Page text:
In 2008, America was at the center of a global financial crisis brought about by a sharp drop in housing prices. Fast forward to 2015 and now China is at the center of the next financial storm, the effects of which are felt globally given China’s dominance on the world economy. Unsurprisingly, even the Karachi Stock Exchange (KSE) is reeling from the effects of the current crisis.
Lets find out what’s going on here and what does it mean for Pakistan and the greater tech industry out there.
China’s Crisis – How it Unfolded
China’s stock market, specifically the Shanghai Composite Index, has fallen 38 percent since its June peak. The reasons behind this decline? A boom of 150 percent from June ’14 to June ’15 was fueled largely on the back of rising debts and borrowings. During this period a lot of ordinary Chinese invested in the market for the first time, only to have their savings wiped out recently. Many Pakistanis might remember a similar occurrence a decade ago at KSE, when a mad rush of new investors met a similar fate.
China’s new generation of first-time stock investors, numbering 40 million new accounts from June 14-15, were largely buying stocks with borrowed money. The end result? Authorities noticed that the stock market’s meteoric growth was unsustainable with a slowdown in manufacturing and exports this year. The Chinese economy had its lowest growth rate yet on the second quarter, peaking at a low of 7 percent by Chinese standards, a fact that didn’t bode well for its bourses too. For 2 decades China built its economy on the back of an exports-oriented growth strategy. Now the world markets aren’t big enough to absorb the growing number of Chinese exports, which is why the focus is now on China to fuel domestic consumption, a measure that financial experts feel is necessary to keep its economic rise sustainable.
2 weeks ago, China devalued its currency as well to help boost its exports, so that the shocks of the recent financial crisis would be somewhat cushioned. It is yet to be seen how this move helps China correct its course.
What Does it Means For the World?
Let’s start with the big tech companies. Microsoft’s stocks are down 5.8% and so are (no surprises here) Apple Inc’s with a 10% hit. Facebook saw a 12.1% decline and Google 6.5%. Though recent updates have pointed to them recovering some of their value (numbering billions in market capitalization), the story is far from over. European tech companies also felt the heat. The crisis apparently made Apple CEO Tim Cook fire an email to Jim Cramer, a financial analyst over at CNBC, miffed about the fact that news about Apple’s stock were made in the media.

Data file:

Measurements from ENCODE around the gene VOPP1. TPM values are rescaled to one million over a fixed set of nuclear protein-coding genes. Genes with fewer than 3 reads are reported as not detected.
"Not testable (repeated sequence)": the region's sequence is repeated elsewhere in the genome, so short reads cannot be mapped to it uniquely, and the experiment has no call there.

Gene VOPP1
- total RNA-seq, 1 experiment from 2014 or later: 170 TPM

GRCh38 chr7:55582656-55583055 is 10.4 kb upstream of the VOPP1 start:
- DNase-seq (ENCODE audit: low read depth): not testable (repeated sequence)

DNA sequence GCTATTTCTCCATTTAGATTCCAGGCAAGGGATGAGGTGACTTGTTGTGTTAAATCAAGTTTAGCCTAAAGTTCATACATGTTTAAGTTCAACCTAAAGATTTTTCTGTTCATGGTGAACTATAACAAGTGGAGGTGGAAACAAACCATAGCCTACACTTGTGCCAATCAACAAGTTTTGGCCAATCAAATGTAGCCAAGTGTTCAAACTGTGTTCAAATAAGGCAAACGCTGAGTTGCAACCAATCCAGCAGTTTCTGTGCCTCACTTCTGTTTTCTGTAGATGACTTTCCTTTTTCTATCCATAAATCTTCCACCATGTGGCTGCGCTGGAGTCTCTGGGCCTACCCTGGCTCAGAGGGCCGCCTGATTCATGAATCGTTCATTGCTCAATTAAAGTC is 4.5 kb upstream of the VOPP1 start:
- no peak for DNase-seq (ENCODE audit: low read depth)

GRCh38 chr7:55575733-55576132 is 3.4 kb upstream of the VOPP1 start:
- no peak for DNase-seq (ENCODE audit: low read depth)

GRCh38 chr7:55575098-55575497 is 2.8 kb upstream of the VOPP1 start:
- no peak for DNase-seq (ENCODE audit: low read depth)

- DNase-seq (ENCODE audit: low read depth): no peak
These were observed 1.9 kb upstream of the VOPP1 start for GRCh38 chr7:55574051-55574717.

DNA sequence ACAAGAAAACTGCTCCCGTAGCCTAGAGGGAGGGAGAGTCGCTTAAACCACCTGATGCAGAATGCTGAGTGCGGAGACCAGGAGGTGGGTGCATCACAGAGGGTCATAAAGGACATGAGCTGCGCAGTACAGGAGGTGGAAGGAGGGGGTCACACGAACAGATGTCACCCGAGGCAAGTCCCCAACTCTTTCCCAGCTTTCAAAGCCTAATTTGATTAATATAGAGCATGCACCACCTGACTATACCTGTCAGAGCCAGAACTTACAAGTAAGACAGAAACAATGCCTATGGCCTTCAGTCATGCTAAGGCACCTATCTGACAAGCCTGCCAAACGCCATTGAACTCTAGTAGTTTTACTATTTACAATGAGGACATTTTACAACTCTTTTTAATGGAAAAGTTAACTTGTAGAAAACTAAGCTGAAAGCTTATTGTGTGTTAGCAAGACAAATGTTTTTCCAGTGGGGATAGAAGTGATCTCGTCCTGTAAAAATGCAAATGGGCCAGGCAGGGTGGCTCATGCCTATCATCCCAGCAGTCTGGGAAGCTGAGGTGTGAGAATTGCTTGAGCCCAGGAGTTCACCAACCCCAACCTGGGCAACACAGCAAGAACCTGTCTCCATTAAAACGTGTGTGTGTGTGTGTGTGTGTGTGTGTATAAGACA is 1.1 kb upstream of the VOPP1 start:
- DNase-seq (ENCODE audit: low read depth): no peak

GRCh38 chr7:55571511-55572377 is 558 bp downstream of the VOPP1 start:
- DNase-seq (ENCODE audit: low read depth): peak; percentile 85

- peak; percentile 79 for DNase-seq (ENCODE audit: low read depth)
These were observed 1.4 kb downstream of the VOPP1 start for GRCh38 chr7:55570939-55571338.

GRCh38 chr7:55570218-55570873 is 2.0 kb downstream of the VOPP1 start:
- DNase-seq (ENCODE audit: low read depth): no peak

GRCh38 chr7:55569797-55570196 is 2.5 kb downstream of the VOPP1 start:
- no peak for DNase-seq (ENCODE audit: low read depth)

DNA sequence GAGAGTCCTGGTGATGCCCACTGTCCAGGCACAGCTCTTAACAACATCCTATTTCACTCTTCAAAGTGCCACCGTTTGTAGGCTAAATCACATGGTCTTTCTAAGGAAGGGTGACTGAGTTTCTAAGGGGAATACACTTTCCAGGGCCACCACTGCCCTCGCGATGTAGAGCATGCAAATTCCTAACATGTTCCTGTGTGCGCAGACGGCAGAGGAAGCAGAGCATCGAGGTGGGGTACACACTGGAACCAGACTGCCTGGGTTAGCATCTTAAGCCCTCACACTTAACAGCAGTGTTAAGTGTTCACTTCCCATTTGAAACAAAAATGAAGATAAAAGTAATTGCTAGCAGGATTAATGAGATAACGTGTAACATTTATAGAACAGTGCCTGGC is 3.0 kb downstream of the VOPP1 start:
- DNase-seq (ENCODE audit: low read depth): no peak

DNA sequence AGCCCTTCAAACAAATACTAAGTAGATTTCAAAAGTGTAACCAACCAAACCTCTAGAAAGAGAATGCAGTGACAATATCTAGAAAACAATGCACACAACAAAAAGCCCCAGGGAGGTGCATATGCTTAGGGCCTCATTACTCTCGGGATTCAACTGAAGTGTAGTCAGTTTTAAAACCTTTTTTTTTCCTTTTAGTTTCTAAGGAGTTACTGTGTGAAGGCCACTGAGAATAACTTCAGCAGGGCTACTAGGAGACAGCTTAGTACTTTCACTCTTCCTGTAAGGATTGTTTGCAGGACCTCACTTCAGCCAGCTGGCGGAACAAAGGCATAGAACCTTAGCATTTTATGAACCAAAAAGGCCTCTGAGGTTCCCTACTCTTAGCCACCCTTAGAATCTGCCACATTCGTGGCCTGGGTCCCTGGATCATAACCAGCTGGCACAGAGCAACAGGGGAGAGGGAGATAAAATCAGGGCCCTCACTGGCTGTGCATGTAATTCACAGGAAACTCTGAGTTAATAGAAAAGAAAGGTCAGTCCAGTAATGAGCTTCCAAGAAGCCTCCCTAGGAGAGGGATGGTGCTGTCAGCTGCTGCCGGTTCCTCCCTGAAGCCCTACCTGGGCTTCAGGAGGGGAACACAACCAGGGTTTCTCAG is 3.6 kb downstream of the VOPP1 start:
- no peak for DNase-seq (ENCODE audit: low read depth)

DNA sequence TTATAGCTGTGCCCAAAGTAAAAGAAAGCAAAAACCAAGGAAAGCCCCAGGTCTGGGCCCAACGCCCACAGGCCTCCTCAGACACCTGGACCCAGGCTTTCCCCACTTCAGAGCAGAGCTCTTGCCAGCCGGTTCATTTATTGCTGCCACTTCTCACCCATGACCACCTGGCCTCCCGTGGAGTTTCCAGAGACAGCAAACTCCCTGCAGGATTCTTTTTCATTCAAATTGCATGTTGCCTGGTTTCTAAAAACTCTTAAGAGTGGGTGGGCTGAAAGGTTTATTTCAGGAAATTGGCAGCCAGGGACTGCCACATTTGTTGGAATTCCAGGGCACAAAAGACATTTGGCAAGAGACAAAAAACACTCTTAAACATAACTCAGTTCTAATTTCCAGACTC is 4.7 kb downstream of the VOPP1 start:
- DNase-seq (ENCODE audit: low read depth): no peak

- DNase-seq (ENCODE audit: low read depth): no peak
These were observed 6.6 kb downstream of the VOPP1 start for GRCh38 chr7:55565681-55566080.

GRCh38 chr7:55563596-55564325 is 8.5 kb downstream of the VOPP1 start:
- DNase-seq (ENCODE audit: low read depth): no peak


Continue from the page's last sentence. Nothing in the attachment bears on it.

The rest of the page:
Facebook Down 12.1%, Apple Down 10%, Google Down 6.5%, Microsoft Down 5.8%
Over at Asian markets, Japan and other neighbors of China are experiencing a bearish trend in their bourses too. Dow Jones and other indexes in western countries aren’t faring any better.
This is but a brief snapshot of how things are in the international markets.
Where is Pakistan in This?
The KSE has taken a battering in this crisis and questions loom over how the situation in China will affect the China-Pakistan Economic Corridor (CPEC). The KSE has tumbled 3.94%, its biggest fall in 20 months. Sources say the market has lost around Rs. 300 billion in market capitalization. Reasons for the decline include the Chinese crisis, low oil prices and foreign currency outflows this week. According to financial experts, the situation is expected to be the same in the coming week as markets will remain under pressure during this period.
Earlier we discussed that China needs to ratchet up its domestic consumption, a development that can be helped by the CPEC providing China with a new tap to need its energy needs. Energy supplies from the TAPI pipeline as well as the Pak-Iran pipeline, if executed properly by fending off political as well as geostrategic concerns, can help China as well as Pakistan ride off this crisis. Access to the Gwadar port is going to help things further by opening up new markets for China so that its exports can still find some wriggle room.
In the light of China’s recent economic troubles, Pakistan has as much to gain and very much to lose. The need of the hour for Pakistani policy makers is to ensure that the benefits of the CPEC reach Pakistani citizens and the economy. After all, a more economically robust Pakistan means a bigger market for China to tap into.